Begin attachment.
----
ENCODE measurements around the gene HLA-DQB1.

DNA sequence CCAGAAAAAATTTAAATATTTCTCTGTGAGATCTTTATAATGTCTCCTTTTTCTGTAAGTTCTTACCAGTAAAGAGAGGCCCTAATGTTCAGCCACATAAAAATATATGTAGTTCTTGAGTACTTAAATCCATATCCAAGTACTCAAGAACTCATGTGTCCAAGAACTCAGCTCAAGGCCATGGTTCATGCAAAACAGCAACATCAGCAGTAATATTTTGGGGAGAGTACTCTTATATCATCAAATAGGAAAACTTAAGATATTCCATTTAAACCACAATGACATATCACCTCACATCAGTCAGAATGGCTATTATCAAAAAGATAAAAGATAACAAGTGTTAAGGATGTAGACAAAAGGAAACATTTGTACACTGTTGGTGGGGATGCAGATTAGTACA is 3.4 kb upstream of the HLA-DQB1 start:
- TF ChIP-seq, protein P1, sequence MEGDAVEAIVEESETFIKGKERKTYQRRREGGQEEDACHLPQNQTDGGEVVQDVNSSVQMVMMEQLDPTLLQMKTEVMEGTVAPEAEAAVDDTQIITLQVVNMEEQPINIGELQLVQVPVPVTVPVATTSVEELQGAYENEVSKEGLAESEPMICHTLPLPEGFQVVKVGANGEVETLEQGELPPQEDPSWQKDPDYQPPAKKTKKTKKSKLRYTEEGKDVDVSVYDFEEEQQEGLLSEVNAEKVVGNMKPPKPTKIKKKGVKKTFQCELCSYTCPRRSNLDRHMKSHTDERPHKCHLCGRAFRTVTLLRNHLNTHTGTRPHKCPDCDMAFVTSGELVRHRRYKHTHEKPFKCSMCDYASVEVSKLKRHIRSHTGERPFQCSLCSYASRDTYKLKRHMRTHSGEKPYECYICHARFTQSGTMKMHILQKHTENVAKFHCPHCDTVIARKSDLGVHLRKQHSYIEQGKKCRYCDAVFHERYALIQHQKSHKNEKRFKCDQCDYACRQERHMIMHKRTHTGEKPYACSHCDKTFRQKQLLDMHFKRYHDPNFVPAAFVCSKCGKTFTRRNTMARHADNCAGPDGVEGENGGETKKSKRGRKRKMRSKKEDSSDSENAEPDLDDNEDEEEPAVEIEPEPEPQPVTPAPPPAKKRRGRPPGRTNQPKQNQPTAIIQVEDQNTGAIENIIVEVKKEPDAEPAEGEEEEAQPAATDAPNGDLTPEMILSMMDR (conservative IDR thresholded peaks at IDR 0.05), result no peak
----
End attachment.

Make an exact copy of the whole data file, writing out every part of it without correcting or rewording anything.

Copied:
ENCODE measurements around the gene HLA-DQB1.

DNA sequence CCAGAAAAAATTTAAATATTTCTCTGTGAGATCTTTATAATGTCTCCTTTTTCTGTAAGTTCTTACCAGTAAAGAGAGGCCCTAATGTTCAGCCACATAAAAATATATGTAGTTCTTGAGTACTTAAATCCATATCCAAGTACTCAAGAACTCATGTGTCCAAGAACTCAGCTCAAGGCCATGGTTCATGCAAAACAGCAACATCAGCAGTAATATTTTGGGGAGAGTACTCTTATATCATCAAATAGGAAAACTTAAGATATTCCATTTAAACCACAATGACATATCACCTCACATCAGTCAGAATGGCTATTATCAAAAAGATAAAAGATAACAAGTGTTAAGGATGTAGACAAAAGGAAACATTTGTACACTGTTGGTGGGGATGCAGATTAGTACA is 3.4 kb upstream of the HLA-DQB1 start:
- TF ChIP-seq, protein P1, sequence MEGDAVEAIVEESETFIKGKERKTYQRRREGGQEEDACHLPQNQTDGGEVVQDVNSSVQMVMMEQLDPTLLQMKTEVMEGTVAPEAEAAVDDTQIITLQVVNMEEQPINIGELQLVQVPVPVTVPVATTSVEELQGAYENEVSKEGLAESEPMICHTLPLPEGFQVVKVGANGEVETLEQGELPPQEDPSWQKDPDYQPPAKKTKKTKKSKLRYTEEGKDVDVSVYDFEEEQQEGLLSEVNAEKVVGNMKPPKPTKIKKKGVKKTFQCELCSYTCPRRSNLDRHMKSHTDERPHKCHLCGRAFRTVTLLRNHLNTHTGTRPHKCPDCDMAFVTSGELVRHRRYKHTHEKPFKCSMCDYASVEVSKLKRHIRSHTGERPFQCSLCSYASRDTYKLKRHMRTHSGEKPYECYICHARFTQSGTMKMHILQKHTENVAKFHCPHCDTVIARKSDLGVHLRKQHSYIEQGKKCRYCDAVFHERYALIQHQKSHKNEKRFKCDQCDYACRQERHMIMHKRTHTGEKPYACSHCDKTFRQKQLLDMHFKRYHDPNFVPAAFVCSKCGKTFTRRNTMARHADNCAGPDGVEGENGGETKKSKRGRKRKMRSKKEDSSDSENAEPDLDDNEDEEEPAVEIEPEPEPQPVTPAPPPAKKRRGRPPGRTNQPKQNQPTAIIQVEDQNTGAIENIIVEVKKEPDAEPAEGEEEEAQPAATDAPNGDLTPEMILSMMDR (conservative IDR thresholded peaks at IDR 0.05), result no peak